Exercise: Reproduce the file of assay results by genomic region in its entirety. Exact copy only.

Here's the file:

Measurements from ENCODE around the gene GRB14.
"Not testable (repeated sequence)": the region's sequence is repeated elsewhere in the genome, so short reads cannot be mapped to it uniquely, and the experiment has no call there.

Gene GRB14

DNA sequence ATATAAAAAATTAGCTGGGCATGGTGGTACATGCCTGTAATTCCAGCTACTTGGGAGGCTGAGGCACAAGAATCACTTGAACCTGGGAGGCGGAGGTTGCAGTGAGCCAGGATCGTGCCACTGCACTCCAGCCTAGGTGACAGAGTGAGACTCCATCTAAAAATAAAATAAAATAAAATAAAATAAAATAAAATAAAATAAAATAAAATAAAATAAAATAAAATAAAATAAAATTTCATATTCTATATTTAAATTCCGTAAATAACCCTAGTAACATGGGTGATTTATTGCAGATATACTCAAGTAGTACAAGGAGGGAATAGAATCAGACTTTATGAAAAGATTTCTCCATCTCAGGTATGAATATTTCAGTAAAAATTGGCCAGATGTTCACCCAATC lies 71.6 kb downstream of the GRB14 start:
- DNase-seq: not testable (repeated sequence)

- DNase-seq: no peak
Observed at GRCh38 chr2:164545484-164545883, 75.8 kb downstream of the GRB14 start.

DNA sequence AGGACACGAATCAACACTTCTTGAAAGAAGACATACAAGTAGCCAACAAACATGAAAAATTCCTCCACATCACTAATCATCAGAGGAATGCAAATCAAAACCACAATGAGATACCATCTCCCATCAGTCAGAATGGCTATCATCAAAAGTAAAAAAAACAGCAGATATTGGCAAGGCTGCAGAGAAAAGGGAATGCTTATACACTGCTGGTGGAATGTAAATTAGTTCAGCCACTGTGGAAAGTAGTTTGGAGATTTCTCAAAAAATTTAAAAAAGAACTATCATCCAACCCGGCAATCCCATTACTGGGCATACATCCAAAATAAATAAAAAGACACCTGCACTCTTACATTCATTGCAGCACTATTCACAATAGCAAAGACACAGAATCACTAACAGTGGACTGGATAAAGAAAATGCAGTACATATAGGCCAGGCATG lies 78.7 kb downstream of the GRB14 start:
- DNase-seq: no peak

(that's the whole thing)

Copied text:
Measurements from ENCODE around the gene GRB14.
"Not testable (repeated sequence)": the region's sequence is repeated elsewhere in the genome, so short reads cannot be mapped to it uniquely, and the experiment has no call there.

Gene GRB14

DNA sequence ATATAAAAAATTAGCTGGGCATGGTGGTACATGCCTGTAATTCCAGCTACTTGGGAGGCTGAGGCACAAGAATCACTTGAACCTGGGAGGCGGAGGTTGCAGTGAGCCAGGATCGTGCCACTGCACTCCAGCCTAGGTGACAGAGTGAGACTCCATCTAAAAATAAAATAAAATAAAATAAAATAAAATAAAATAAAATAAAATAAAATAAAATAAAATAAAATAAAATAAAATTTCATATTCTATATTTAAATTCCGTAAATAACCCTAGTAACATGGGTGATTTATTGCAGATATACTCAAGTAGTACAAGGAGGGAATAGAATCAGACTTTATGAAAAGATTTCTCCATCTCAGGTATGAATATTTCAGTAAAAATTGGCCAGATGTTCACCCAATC lies 71.6 kb downstream of the GRB14 start:
- DNase-seq: not testable (repeated sequence)

- DNase-seq: no peak
Observed at GRCh38 chr2:164545484-164545883, 75.8 kb downstream of the GRB14 start.

DNA sequence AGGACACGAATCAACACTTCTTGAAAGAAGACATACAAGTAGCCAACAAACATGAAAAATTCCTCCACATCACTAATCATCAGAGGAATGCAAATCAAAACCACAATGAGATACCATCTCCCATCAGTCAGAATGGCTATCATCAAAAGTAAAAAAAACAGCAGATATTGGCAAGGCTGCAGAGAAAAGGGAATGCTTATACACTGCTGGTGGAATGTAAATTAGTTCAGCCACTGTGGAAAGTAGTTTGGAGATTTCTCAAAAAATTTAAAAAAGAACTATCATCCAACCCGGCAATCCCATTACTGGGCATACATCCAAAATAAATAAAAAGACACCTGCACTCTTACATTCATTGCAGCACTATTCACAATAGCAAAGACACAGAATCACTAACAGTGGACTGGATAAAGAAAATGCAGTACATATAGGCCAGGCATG lies 78.7 kb downstream of the GRB14 start:
- DNase-seq: no peak